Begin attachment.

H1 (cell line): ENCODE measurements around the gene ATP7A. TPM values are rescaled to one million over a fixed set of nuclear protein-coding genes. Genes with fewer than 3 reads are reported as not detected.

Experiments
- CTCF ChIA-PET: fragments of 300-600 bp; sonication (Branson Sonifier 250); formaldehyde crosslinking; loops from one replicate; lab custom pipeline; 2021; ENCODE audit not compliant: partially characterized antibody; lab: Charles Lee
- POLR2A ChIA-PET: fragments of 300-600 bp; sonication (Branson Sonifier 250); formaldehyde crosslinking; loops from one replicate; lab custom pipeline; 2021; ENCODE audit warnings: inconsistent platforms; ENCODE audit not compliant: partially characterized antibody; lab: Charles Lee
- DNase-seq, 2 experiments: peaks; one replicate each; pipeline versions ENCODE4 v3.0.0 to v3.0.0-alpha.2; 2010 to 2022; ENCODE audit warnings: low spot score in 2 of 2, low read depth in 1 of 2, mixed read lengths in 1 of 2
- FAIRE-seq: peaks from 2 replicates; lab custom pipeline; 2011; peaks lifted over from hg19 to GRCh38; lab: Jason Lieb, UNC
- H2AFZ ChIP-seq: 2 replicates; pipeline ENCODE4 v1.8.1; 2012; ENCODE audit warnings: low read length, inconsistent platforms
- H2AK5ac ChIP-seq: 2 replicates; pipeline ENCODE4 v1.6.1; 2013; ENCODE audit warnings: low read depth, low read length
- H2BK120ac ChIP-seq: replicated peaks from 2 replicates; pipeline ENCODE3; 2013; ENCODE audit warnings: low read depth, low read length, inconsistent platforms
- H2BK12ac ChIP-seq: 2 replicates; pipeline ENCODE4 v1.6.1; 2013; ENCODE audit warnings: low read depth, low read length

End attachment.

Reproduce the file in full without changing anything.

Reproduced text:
H1 (cell line): ENCODE measurements around the gene ATP7A. TPM values are rescaled to one million over a fixed set of nuclear protein-coding genes. Genes with fewer than 3 reads are reported as not detected.

Experiments
- CTCF ChIA-PET: fragments of 300-600 bp; sonication (Branson Sonifier 250); formaldehyde crosslinking; loops from one replicate; lab custom pipeline; 2021; ENCODE audit not compliant: partially characterized antibody; lab: Charles Lee
- POLR2A ChIA-PET: fragments of 300-600 bp; sonication (Branson Sonifier 250); formaldehyde crosslinking; loops from one replicate; lab custom pipeline; 2021; ENCODE audit warnings: inconsistent platforms; ENCODE audit not compliant: partially characterized antibody; lab: Charles Lee
- DNase-seq, 2 experiments: peaks; one replicate each; pipeline versions ENCODE4 v3.0.0 to v3.0.0-alpha.2; 2010 to 2022; ENCODE audit warnings: low spot score in 2 of 2, low read depth in 1 of 2, mixed read lengths in 1 of 2
- FAIRE-seq: peaks from 2 replicates; lab custom pipeline; 2011; peaks lifted over from hg19 to GRCh38; lab: Jason Lieb, UNC
- H2AFZ ChIP-seq: 2 replicates; pipeline ENCODE4 v1.8.1; 2012; ENCODE audit warnings: low read length, inconsistent platforms
- H2AK5ac ChIP-seq: 2 replicates; pipeline ENCODE4 v1.6.1; 2013; ENCODE audit warnings: low read depth, low read length
- H2BK120ac ChIP-seq: replicated peaks from 2 replicates; pipeline ENCODE3; 2013; ENCODE audit warnings: low read depth, low read length, inconsistent platforms
- H2BK12ac ChIP-seq: 2 replicates; pipeline ENCODE4 v1.6.1; 2013; ENCODE audit warnings: low read depth, low read length